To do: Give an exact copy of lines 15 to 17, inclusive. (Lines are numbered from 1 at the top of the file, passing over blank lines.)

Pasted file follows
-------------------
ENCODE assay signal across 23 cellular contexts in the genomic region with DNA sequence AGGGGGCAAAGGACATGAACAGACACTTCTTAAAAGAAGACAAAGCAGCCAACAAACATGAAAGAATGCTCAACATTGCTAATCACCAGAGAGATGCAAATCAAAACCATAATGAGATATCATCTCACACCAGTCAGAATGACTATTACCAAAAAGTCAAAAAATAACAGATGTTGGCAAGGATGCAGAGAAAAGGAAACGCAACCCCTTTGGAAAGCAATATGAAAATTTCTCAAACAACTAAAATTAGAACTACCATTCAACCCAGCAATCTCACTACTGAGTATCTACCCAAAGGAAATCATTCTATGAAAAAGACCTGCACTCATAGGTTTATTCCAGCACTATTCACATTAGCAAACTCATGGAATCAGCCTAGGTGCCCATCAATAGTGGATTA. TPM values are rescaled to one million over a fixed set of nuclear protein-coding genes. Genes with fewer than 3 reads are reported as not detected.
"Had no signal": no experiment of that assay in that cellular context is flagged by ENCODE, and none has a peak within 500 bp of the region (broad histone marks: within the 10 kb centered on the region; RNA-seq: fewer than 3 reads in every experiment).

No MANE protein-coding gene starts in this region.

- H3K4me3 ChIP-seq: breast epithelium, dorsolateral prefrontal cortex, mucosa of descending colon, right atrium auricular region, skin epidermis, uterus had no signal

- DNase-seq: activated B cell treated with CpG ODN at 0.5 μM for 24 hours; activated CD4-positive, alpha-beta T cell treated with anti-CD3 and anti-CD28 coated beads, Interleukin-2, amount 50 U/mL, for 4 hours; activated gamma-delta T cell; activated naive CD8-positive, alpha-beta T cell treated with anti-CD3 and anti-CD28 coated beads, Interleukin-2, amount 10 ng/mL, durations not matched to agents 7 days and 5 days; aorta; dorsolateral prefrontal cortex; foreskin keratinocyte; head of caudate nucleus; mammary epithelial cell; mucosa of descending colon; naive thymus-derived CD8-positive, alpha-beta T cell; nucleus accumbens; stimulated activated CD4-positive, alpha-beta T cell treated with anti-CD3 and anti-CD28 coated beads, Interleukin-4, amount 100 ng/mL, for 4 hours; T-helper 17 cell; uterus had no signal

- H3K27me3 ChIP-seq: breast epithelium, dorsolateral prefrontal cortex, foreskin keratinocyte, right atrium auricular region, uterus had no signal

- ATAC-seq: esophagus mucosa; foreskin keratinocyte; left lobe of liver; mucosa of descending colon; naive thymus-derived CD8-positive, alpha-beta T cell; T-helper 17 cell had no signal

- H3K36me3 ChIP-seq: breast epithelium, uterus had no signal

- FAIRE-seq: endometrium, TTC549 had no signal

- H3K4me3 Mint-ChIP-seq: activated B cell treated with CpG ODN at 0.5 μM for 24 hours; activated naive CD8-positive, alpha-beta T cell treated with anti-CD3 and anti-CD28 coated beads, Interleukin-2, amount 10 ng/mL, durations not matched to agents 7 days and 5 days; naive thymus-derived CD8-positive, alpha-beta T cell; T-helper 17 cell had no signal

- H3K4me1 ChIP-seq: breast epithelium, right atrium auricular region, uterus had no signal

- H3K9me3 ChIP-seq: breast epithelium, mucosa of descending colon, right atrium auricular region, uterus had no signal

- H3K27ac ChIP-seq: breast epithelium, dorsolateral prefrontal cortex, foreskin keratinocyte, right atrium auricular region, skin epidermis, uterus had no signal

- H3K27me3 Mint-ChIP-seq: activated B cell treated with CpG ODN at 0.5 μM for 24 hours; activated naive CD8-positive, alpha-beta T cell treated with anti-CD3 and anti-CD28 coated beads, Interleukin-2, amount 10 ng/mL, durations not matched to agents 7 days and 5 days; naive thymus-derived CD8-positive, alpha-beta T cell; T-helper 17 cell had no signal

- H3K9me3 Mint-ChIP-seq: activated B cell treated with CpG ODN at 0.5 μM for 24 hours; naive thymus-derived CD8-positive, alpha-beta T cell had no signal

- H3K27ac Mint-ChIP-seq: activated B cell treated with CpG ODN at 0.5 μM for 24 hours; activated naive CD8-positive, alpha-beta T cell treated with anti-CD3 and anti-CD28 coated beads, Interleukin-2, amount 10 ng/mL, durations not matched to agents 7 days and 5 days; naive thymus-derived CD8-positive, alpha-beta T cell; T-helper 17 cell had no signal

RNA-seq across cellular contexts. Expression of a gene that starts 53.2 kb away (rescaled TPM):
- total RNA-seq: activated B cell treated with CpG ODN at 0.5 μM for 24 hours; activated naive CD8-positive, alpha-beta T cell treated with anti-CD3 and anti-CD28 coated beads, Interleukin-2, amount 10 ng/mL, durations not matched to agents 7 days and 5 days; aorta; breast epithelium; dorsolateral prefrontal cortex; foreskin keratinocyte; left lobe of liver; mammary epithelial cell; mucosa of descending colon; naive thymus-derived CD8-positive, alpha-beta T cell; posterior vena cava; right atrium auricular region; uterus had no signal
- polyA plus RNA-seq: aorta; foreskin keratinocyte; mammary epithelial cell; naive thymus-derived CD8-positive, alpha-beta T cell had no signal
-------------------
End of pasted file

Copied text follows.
- H3K9me3 Mint-ChIP-seq: activated B cell treated with CpG ODN at 0.5 μM for 24 hours; naive thymus-derived CD8-positive, alpha-beta T cell had no signal

- H3K27ac Mint-ChIP-seq: activated B cell treated with CpG ODN at 0.5 μM for 24 hours; activated naive CD8-positive, alpha-beta T cell treated with anti-CD3 and anti-CD28 coated beads, Interleukin-2, amount 10 ng/mL, durations not matched to agents 7 days and 5 days; naive thymus-derived CD8-positive, alpha-beta T cell; T-helper 17 cell had no signal

RNA-seq across cellular contexts. Expression of a gene that starts 53.2 kb away (rescaled TPM):